“We prevented a cancer there,” said Electra Paskett, associate director of population sciences in the Comprehensive Cancer Center at Ohio State University.
There are now thousands of navigators at cancer centers and other medical facilities across the country. No one really knows how many, but their professional organization, the Academy of Oncology Nurse and Patient Navigators, founded by Shockney in 2010, has 5,000 members.
They include nurses with clinical skills, lay people and even volunteers who help patients overcome obstacles to care. Those include paying their bills, finding transportation, arranging child care, making appointments, taking sick leave and responding to emotional fallout. After costs, transportation to medical appointments is the top barrier to good care, several experts said.
The programs have been proliferating; since Jan. 1, they have been required for cancer centers seeking accreditation by the American College of Surgeons.
The idea was pioneered in 1990 by Harold P. Freeman, a doctor at Harlem Hospital who realized that his largely poor and uninsured patients were not receiving quality cancer care because they often got lost in the disjointed system. The programs spread to cancer centers across the United States, as well as some treatment facilities for a small number of other diseases.
In years past, doctors themselves, nurses, nurse practitioners and even family members handled non-treatment issues for patients. But the ranks of oncologists have thinned, the number of patients has grown and cancer care has become so complex that medical professionals have little time for anything but treatment.
Harvey began her journey through the system in late April at Walter Reed National Military Medical Center in Bethesda, Md., because her husband is a veteran. She was frightened and confused until a nurse navigator there became involved.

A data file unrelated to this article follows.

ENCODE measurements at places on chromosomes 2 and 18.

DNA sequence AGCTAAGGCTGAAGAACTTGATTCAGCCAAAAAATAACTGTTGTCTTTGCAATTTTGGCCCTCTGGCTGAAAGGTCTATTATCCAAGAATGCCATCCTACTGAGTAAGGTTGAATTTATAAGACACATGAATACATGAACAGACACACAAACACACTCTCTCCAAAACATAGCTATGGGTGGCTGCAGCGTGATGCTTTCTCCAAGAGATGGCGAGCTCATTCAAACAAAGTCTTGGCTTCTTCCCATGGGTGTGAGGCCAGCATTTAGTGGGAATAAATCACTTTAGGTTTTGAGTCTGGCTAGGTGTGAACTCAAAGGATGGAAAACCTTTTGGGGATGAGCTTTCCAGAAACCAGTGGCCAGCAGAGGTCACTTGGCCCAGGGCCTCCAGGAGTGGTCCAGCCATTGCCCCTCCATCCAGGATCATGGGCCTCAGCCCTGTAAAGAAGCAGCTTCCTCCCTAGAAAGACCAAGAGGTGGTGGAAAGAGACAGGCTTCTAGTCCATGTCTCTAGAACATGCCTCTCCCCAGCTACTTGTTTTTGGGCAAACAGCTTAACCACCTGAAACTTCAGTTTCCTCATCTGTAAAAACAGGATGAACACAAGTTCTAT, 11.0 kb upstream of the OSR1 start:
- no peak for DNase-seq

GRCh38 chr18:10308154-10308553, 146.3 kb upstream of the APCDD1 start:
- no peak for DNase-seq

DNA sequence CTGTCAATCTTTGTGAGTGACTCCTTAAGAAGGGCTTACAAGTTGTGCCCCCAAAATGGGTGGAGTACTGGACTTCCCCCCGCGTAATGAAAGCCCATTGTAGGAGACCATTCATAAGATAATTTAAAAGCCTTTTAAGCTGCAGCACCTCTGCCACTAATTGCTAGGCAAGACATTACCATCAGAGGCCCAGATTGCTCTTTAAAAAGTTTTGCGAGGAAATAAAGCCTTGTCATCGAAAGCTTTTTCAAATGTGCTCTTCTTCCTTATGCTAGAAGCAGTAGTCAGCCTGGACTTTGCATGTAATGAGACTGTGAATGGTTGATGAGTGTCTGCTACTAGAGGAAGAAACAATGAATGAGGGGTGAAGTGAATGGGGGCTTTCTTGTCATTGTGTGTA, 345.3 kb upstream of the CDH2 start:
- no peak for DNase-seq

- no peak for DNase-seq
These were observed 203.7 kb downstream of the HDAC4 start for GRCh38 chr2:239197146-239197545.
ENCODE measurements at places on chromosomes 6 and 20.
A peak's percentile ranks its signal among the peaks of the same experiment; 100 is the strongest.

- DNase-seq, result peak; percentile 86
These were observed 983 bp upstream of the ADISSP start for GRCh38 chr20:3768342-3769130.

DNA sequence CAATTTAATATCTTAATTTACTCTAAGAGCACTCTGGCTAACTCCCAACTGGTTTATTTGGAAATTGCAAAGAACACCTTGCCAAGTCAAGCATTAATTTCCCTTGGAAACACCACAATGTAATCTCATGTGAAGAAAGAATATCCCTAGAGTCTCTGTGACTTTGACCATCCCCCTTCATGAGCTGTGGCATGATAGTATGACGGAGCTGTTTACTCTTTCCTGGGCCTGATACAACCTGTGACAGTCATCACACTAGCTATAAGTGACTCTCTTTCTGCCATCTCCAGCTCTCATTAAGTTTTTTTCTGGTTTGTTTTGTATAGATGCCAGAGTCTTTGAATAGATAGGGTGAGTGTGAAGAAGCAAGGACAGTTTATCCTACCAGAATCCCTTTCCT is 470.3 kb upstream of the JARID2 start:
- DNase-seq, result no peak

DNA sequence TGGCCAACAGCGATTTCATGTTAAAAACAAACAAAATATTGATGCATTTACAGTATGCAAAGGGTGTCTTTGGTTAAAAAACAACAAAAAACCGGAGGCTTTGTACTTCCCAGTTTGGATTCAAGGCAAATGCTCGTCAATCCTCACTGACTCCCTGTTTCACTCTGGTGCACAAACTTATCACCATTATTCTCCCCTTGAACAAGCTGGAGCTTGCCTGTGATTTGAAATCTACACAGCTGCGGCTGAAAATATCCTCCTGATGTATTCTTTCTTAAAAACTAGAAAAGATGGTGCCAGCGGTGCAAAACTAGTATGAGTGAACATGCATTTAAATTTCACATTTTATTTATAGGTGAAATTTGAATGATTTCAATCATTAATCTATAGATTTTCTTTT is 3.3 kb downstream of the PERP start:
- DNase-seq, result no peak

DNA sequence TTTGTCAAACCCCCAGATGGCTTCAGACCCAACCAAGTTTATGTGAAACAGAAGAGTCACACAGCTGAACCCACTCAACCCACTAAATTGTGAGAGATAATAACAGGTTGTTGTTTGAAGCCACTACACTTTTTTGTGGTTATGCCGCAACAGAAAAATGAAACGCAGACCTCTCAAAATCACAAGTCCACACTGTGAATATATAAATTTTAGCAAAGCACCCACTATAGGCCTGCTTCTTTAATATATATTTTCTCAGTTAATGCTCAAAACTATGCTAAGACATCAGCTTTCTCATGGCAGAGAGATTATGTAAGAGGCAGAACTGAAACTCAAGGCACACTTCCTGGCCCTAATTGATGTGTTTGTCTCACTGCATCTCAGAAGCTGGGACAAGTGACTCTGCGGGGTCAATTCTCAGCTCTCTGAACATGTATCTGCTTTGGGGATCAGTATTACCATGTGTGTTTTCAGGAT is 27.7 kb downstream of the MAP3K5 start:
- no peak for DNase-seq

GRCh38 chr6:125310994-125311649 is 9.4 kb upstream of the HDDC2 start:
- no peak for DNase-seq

“That absolutely was like an angel from heaven,” she recalled. “Thirty minutes after my diagnosis, she called me and told me exactly what was going to happen.”
Harvey later moved to the Johns Hopkins Breast Center, where Mary Capano, a breast cancer survivor, became her navigator. With Medicare coverage, a strong personality, social support and the means to get to her doctors, Harvey mostly needed a problem-solver.
She tried to schedule a test at Sibley Memorial Hospital in the District and was told she’d have to wait 30 days. Capano made some phone calls, and Harvey had an appointment in 24 hours.
“I have a long go-to list,” said Capano, who has been a navigator at Hopkins and elsewhere since 2002. “It’s building up relationships and contacts over time so that people know the nurse navigator or they know my name or they know my reputation or they know my abilities.”
For Anthony Washington, a materials handler at Fort Belvoir, the issue was money. The 58-year-old District resident has small-cell lung cancer that has spread to his brain, forcing early retirement from his $18.70-an-hour job.
With just enough income to cover his rent and expenses, Washington had none left for his co-payments. As he was receiving radiation and chemotherapy at George Washington University’s cancer center, he was fielding phone calls asking for payment.
“They were calling me every day. Every day,” he said. “I was getting frustrated and I was saying, ‘I don’t got no money now.’ ”